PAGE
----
£16 post free World-wide

 


555 sonatas 9Cds mp3 files
Only £22


 


Benjamin: Written on Skin £16

Search
What's New
Previous CDs
Concerts
Jazz
Nostalgia
Composers
Resources
Announce
Labels index


Every day we post 10 new Classical CD and DVD reviews. A free weekly summary is available by e-mail. MusicWeb is not a subscription site. To keep it free please purchase discs through our links.

  Classical Editor Rob Barnett    


 

BUY NOW 

  AmazonUK   AmazonUS

Ludwig van BEETHOVEN (1770-1827)
Thirty-Three Variations on a Waltz by Anton Diabelli op.120 [53:39], 6 Bagatelles op. 126 [19:56], Rondo a capriccio in G op.129 – "Rage over a lost penny" [04:54]
Artur Schnabel (piano)
Recorded 30th October and 2nd November 1937 (op.120), 13th January 1937 (opp.126 &129) in EMI Abbey Road Studio no.3
CD transfers by Mark Obert-Thorn
NAXOS 8.110765
[78:29]

Schnabel’s Beethoven cycle began gloriously in 1932 with his sublime – if sonically challenged – interpretations of the last three sonatas. Having completed the sonatas in the meantime, the final volume closed equally gloriously with the first ever recording of Beethoven’s last large-scale masterpiece for piano, the Diabelli variations. Meanwhile the recording industry had been making strides and the sound here, if without the bloom and range of the best modern recordings, is revealed in Mark Obert-Thorn’s careful restorations to be more than acceptable – after a while one becomes so absorbed in the performance that the sound scarcely matters.

As for the performance, it should be emphasized that this is not one of those occasions where Schnabel’s studio nerves failed him and left him flailing and fumbling. His fingers are on their best behaviour and allow us to appreciate an interpretation which finds a just and convincing solution to every myriad change of mood along the way. It would be reductive towards the many great pianists who have given their all to this elusive masterpiece to suggest that it remains the only version that counts, but it certainly set interpretative and intellectual standards which are a daunting challenge to all that followed.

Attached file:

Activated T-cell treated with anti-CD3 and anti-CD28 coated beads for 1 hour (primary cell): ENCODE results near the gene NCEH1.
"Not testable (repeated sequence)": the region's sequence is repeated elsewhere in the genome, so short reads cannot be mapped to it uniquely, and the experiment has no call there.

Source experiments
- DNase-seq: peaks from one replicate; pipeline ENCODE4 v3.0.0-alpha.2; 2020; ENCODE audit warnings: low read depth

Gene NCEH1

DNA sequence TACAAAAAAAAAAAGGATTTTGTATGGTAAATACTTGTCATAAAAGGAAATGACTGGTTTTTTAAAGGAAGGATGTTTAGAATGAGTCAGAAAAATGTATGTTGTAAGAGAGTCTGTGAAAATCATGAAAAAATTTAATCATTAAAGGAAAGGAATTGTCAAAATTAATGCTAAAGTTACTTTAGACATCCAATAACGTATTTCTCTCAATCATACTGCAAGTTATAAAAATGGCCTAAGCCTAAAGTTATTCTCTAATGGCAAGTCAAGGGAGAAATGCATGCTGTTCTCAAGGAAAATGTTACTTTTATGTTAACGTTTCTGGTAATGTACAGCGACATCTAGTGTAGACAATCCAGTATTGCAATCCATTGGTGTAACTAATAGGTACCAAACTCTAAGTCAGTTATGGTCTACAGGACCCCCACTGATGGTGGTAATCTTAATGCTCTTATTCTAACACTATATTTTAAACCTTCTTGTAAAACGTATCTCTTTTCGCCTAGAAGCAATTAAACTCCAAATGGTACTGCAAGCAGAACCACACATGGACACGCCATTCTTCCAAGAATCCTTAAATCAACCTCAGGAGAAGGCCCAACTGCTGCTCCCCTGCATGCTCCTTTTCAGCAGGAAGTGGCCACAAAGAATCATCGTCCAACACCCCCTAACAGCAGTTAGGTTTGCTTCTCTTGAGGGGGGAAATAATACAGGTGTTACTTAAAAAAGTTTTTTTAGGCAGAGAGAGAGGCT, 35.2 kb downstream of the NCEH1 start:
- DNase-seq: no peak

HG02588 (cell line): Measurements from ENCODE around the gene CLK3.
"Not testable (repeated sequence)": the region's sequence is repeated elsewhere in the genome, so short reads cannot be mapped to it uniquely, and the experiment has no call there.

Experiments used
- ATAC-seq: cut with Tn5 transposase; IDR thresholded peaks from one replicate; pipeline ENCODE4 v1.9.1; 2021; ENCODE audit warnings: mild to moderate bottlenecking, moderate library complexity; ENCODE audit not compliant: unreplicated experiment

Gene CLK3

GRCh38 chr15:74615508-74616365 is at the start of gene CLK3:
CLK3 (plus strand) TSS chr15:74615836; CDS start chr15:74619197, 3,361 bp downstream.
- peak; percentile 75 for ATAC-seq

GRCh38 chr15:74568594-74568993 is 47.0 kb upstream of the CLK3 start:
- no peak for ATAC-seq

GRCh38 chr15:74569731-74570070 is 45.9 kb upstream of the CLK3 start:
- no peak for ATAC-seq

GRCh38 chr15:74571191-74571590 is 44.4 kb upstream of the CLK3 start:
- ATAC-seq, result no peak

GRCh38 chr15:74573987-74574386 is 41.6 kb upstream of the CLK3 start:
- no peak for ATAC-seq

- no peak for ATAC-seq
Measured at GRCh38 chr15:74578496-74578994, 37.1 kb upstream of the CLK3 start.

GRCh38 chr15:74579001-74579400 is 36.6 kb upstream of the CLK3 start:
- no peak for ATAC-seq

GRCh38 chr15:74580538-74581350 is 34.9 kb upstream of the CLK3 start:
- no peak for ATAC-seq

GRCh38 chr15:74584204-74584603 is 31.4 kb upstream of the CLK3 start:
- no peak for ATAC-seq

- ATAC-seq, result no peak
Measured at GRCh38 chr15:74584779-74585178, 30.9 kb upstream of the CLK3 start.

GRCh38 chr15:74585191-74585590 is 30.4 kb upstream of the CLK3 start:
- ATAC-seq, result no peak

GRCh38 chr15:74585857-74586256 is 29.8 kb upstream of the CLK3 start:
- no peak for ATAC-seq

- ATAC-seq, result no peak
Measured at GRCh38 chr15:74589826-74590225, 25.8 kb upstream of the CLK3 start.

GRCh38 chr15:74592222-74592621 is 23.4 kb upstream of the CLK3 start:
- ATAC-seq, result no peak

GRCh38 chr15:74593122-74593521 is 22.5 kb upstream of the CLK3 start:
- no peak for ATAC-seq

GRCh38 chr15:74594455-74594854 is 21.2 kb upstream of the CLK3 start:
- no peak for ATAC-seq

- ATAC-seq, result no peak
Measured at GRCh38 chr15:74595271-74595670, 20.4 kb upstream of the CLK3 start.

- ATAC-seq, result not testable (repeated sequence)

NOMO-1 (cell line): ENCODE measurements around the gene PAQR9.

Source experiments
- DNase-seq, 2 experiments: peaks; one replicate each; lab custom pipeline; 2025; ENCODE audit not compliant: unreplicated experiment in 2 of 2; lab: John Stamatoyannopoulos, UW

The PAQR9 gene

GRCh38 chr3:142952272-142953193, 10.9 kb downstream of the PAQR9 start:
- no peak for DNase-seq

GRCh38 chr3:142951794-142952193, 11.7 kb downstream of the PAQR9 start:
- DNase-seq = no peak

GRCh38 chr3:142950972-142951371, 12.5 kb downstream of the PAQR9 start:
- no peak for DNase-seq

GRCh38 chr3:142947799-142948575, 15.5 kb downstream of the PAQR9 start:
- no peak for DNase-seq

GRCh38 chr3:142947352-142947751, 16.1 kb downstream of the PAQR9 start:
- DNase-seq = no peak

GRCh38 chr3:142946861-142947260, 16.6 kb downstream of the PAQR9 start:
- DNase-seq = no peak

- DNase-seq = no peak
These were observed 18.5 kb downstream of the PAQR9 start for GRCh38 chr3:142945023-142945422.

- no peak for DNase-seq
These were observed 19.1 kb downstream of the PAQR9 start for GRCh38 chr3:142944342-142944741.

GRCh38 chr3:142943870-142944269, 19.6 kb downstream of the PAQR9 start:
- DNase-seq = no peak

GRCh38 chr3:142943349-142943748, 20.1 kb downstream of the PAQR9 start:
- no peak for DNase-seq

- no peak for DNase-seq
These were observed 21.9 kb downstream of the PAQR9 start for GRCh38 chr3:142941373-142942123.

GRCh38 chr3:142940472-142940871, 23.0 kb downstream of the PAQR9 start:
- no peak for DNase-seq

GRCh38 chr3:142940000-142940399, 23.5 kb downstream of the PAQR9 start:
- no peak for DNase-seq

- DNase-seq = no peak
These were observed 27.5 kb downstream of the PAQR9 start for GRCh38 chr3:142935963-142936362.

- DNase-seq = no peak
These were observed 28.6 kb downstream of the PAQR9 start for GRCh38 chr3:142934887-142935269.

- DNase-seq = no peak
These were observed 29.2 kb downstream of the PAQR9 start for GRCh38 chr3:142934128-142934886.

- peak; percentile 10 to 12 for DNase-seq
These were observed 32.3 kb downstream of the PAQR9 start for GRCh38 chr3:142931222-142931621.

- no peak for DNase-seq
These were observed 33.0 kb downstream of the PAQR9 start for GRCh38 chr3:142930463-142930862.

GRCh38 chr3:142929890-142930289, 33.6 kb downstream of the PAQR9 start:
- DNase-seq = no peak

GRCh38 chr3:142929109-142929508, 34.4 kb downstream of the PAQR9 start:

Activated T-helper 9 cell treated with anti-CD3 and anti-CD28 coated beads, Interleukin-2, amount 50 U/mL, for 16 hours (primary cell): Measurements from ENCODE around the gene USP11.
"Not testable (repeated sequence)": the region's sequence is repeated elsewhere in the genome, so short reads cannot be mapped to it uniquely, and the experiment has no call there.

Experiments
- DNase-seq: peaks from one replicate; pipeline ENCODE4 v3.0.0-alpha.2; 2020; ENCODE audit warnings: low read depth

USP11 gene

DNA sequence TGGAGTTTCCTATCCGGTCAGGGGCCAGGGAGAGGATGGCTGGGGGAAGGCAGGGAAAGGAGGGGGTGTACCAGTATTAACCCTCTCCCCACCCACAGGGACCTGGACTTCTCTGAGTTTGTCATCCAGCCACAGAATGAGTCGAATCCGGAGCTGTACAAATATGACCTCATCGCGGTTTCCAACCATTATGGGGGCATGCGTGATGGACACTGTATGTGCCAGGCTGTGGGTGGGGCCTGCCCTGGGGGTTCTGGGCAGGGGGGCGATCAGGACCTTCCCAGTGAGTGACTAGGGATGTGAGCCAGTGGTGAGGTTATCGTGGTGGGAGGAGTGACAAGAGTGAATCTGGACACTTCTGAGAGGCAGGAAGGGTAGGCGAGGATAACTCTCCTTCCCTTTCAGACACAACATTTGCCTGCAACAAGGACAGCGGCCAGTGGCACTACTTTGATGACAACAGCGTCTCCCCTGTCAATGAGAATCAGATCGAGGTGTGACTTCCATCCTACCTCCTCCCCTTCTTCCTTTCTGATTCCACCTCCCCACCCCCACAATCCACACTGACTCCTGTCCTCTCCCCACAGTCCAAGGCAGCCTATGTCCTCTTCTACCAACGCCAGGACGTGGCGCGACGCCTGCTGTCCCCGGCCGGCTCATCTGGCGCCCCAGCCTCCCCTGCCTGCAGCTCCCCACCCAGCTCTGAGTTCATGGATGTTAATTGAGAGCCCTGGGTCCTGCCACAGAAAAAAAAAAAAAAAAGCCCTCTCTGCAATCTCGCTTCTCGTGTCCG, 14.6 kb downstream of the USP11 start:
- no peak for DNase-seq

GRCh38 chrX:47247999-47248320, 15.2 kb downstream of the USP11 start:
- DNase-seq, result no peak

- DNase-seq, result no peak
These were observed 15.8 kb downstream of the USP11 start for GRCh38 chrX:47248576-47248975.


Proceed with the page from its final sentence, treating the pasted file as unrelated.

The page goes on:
Schnabel is equally responsive to Beethoven’s cryptic op.126 Bagatelles, aptly described by Alec Robertson (quoted in the booklet) as "a sort of sound-sketch book" of Beethoven in his daily life. Schnabel is as truthful towards the moments of drollery or ugliness as to those of beauty and contemplation. Finally, the so-called "Rage over a Lost Penny" whose digital demands might seem risk territory for Schnabel, but which actually comes off splendidly, with furious aplomb.

Naxos continues to provide its historical releases with exemplary presentation, in this case by Brian C. Thompson with a technical note from Obert-Thorn. If you don’t have Schnabel’s "Diabelli" then snatch this modestly priced issue up before the threatened extension of copyright laws kills it off.

Christopher Howell

 

 



Gerard Hoffnung CDs

Advertising on
Musicweb


Donate and get a free CD

New Releases

Naxos Classical

Hyperion

 

Musicweb sells the following labels
Acte Préalable Arcodiva
British Music Soc.
CDAccord
Hallé
Hortus
Lyrita
Nimbus
Northern Flowers
Redcliffe
Sheva
Talent
Toccata Classics


Follow us on Twitter


Subscribe to our free weekly newsletter

Return to Index

Untitled Document


Reviews from previous months
Join the mailing list and receive a hyperlinked weekly update on the discs reviewed. details
We welcome feedback on our reviews. Please use the Bulletin Board
Please paste in the first line of your comments the URL of the review to which you refer.